Tensions Rise as Taiwan Drives Away Chinese Coast Guard Boat Near Sensitive Waters

Tensions Rise as Taiwan Drives Away Chinese Coast Guard Boat Near Sensitive Waters

Taipei on Tuesday drove away a Chinese coast guard boat in sensitive waters near Taiwan-held territory and protested the boarding of a Taiwanese tourist boat a day earlier, in the latest signs of growing cross-strait tensions.

[time-brightcove not-tgx=”true”]

The incidents come less than a week after the Taiwanese coast guard on Feb. 14 pursued Chinese fishermen in waters off Kinmen, an island group governed by Taipei but situated less than six miles from mainland China’s Xiamen’s province, that led to a capsizing that killed two people.

In a statement Monday, Taiwan’s Coast Guard Administration said the King Xia Cruise, a tourist ferry with 11 crew members and 23 passengers on board, had been traveling at around 3:33 p.m. local time in the waters around Kinmen. The statement said that in order to avoid shoals near the area, the ferry had to take a detour by sailing toward the mainland.

At around 4:47 p.m. local time, two Chinese coast guard ships intercepted the King Xia. Six mainland officers boarded for inspection and disembarked 30 minutes later. Around 10 minutes later, Taiwan’s coast guard boats escorted the King Xia back to Kinmen.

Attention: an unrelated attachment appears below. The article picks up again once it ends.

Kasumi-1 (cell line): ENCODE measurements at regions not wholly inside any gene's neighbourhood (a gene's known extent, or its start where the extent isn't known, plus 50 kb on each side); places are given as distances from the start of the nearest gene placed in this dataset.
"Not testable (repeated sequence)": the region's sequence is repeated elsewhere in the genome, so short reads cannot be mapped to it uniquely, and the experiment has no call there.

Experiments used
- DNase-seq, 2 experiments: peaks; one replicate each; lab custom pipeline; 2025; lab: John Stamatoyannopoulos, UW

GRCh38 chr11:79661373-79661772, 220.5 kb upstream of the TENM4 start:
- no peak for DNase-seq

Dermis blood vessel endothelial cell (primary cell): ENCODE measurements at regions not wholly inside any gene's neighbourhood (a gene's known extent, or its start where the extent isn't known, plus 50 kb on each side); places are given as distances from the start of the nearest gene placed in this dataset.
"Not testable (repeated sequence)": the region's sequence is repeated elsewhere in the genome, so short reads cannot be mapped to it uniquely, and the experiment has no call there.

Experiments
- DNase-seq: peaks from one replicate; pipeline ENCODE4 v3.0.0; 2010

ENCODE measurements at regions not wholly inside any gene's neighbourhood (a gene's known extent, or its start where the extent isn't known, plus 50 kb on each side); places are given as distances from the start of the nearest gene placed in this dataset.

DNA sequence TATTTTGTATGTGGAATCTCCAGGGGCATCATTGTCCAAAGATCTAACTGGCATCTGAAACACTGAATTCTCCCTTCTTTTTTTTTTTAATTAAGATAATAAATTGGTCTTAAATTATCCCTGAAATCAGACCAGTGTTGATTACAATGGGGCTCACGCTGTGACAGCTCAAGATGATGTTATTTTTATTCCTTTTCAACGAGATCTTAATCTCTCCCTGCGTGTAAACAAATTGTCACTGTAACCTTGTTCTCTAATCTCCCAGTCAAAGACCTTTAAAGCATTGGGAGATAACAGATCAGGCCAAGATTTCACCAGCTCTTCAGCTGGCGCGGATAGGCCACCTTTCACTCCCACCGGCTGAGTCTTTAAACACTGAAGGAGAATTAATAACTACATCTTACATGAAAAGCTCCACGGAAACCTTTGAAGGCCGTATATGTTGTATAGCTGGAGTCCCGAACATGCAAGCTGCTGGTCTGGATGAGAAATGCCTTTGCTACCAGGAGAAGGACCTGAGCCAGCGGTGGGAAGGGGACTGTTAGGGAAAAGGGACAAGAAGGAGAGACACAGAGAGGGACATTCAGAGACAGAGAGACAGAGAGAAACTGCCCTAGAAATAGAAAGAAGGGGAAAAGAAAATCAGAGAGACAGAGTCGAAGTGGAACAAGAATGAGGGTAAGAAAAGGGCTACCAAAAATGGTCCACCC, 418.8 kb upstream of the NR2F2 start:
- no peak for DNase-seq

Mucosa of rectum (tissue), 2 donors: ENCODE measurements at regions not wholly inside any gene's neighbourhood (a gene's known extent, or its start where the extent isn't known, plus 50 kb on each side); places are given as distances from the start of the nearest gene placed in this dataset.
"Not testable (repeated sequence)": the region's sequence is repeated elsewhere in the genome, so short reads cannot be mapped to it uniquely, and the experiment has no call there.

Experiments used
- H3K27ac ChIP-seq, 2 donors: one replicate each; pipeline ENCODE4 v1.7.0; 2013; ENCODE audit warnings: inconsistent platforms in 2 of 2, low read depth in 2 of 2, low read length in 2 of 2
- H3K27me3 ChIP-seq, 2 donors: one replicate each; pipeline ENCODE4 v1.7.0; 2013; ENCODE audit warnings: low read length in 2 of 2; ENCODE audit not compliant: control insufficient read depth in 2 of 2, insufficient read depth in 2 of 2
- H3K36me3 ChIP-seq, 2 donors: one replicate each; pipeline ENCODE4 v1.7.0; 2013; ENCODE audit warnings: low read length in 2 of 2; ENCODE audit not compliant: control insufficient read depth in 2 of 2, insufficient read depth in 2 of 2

Taiwan’s Ocean Affairs Minister Kuan Bi-ling told reporters Tuesday that the boarding “hurts the feelings of [Taiwanese] people, creates panic among our people, and it’s not in the interests of the people on both sides of the Taiwan Strait,” referring to the 100 mi.-wide waterway separating mainland China from Taiwan.

Taiwan’s Mainland Affairs Council minister Chiu Tai-san said in an interview with local media Tuesday that it was “necessary for both parties to deal with problems rationally and with restraint.”

Earlier, Taiwan’s coast guard criticized its Chinese counterparts. “The mainland also has similar sightseeing ships that go to the waters off Kinmen for guided tours. When such ships that operate in good faith and do not intentionally violate the law stray into our waters, they are chased away through broadcasts and never boarded for inspection,” the statement said. 

China has said it will ramp up patrols in the waters near Xiamen in the wake of the Feb. 14 capsizing in Kinmen.

But Benjamin Ho, coordinator of the China program at Nanyang Technological University’s S. Rajaratnam School of International Studies, tells TIME that mainland coast guards boarding the Taiwanese tour ferry exemplifies how China will “move the needle on cross-strait relations, and to normalize such behavior in the future.”

Ho cited the “way the Chinese have flown planes past the median line regularly now,” referring to the unofficial maritime barrier between China and Taiwan.

Beijing has long insisted that Taiwan, the self-governing island of 23 million people, is an inalienable part of China and has in recent years increasingly threatened to use force for reunification.

— Koh Ewe contributed reporting.

Leave a comment

Send a Comment

Your email address will not be published. Required fields are marked *